Sophie Hunter | Srivideo
Born Name: Sophie Irene Hunter
Date of Birth: 16 March 1978
Place of Birth: Hammersmith, London, United Kingdom
Education: University of Oxford, L'École Internationale de Théâtre Jacques Lecoq, St Paul's Girls' School, SITI Company
Occupation: Theatre director, playwright
Height: 1.73 m
Spouse(s): Benedict Cumberbatch (m. 2015)
Children: Hal Auden Cumberbatch, Christopher Carlton Cumberbatch
Family: Julius Drake(uncle), Michael Gow(maternal grandfather), J. E. B. Seely(maternal great-great grandfather)
Sophie Irene Hunter (born 16 March 1978) is an English avant-garde theatre and opera director, playwright, and former performer. She made her directorial debut in 2007 co-directing the experimental play The Terrific Electric at the Barbican Pit after her theatre company Boileroom was granted the Samuel Beckett Theatre Trust Award. In addition, she has directed an Off-Off-Broadway revival of Henrik Ibsen's Ghosts (2010) at Access Theatre, the performance art titled Lucretia (2011) based on Benjamin Britten's opera The Rape of Lucretia at Location One's Abramovic Studio in New York City, and the Phantom Limb Company's 69° South also known as Shackleton Project (2011) which premièred at the Brooklyn Academy of Music's Harvey Theatre and later toured North America.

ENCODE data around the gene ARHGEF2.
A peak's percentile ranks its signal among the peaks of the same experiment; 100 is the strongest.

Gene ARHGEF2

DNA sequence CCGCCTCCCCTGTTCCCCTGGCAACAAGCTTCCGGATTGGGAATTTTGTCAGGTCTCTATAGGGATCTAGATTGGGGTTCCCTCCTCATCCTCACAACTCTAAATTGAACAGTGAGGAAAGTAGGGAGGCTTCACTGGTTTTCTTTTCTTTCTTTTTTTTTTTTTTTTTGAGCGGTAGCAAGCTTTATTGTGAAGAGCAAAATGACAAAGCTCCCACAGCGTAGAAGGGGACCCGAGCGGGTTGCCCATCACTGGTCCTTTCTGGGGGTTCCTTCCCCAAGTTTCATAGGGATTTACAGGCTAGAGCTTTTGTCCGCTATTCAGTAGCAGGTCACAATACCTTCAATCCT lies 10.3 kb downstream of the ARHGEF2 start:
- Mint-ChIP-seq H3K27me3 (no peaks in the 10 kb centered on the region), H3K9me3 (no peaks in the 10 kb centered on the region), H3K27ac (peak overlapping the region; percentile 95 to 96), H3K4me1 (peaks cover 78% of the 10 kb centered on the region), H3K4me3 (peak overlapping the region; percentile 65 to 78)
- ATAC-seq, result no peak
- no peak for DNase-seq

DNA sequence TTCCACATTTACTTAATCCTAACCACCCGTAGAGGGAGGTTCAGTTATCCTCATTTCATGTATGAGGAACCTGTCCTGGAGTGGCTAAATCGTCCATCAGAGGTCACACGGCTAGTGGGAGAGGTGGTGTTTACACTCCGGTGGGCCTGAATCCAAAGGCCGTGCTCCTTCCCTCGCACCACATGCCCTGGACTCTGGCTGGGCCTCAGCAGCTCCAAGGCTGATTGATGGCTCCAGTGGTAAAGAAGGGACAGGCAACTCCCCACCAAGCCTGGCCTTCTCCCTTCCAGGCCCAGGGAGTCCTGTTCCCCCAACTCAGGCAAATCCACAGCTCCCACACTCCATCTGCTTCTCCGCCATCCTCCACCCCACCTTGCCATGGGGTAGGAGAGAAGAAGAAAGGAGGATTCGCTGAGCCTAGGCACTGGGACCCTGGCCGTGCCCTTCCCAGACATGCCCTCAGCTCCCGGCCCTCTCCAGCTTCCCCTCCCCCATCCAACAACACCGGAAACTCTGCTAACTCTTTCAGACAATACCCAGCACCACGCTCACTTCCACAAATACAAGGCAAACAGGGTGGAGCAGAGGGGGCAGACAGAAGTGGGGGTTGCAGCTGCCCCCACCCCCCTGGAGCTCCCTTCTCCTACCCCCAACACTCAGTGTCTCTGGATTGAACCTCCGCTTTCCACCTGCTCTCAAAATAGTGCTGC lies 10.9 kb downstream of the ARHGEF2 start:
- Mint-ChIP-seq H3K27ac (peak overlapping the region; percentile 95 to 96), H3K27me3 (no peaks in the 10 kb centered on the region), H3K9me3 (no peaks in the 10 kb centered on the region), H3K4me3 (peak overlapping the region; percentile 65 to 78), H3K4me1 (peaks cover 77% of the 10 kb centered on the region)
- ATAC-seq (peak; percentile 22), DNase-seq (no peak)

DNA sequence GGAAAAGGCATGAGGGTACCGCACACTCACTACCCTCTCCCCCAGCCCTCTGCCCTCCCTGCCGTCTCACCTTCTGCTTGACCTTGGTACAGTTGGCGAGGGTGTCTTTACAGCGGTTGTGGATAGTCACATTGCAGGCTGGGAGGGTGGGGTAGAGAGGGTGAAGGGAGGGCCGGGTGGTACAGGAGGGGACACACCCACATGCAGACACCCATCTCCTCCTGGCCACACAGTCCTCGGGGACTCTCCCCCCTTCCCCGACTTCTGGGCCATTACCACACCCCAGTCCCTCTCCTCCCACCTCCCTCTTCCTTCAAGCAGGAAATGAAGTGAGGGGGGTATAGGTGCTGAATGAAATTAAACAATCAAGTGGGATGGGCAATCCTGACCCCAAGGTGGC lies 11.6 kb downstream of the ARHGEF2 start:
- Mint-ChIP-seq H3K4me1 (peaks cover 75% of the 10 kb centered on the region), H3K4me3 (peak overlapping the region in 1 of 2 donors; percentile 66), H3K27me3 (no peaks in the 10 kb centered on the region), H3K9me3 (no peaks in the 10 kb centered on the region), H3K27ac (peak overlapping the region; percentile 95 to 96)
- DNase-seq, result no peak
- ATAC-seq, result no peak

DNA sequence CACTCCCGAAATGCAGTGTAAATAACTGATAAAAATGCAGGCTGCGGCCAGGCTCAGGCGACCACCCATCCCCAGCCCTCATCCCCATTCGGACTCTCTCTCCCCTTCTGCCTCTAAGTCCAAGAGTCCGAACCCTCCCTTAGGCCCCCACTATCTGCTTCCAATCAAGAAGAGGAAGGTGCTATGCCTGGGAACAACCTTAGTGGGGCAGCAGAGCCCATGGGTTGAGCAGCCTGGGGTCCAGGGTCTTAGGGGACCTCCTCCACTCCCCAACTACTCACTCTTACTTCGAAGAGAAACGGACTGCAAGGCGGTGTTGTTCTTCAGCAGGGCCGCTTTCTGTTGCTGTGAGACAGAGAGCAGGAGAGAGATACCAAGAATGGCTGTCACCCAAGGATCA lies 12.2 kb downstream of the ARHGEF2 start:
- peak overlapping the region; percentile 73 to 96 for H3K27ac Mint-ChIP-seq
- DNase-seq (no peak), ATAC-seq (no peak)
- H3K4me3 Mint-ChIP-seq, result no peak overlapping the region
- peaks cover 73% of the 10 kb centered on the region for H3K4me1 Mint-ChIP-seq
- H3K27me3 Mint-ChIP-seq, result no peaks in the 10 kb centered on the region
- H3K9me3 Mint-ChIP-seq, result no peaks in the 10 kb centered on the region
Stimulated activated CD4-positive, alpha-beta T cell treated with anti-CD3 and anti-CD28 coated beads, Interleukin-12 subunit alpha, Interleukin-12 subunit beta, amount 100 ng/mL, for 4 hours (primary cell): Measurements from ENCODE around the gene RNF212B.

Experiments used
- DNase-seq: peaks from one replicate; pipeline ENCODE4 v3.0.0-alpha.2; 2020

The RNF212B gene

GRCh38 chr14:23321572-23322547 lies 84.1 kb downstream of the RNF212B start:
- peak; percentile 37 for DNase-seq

In August 2015, Hunter directed Phaedra and The Turn of the Screw to critical acclaim for the Happy Days Enniskillen International Beckett Festival and Aldeburgh Music, respectively.
Early life and education
Hunter is the daughter of Anna Katharine (née Gow) and Charles Rupert. The couple later divorced. She has two younger brothers, Timothy and Patrick as well as two half-siblings from her father's second marriage, Lily-Rose and Samuel. She is a niece of pianist Julius Drake. Her maternal grandfather is General Sir Michael James Gow, a British Army officer who worked with Prince Henry, Duke of Gloucester in the 1950s and was Aide-de-Camp General to the Queen from 1981 to 1984. Hunter's maternal great-great grandfather was First World War politician J. E. B. Seely, 1st Baron Mottistone.
Hunter attended St Paul's Girls' School in Hammersmith before studying Modern Languages with a concentration in French and Italian at the University of Oxford. After graduating from Oxford, Hunter resided in Paris to study avant-garde theatre for two years at the L'École Internationale de Théâtre Jacques Lecoq. She then trained at the Saratoga International Theatre Institute in New York City under theatre and opera director Anne Bogart.
Hunter co-founded the Lacuna Theatre Company, and was an associate director at Royal Court Theatre in the West End and Broadhurst Theatre in Broadway for the play Enron. She is the co-founder and artistic director of theatre company Boileroom, which won the 2007 Samuel Theatre Trust Award for the avant-garde play The Terrific Electric. In addition, she also serves as collaborating director and dramaturge on marionette and puppetry production with the Phantom Limb Company.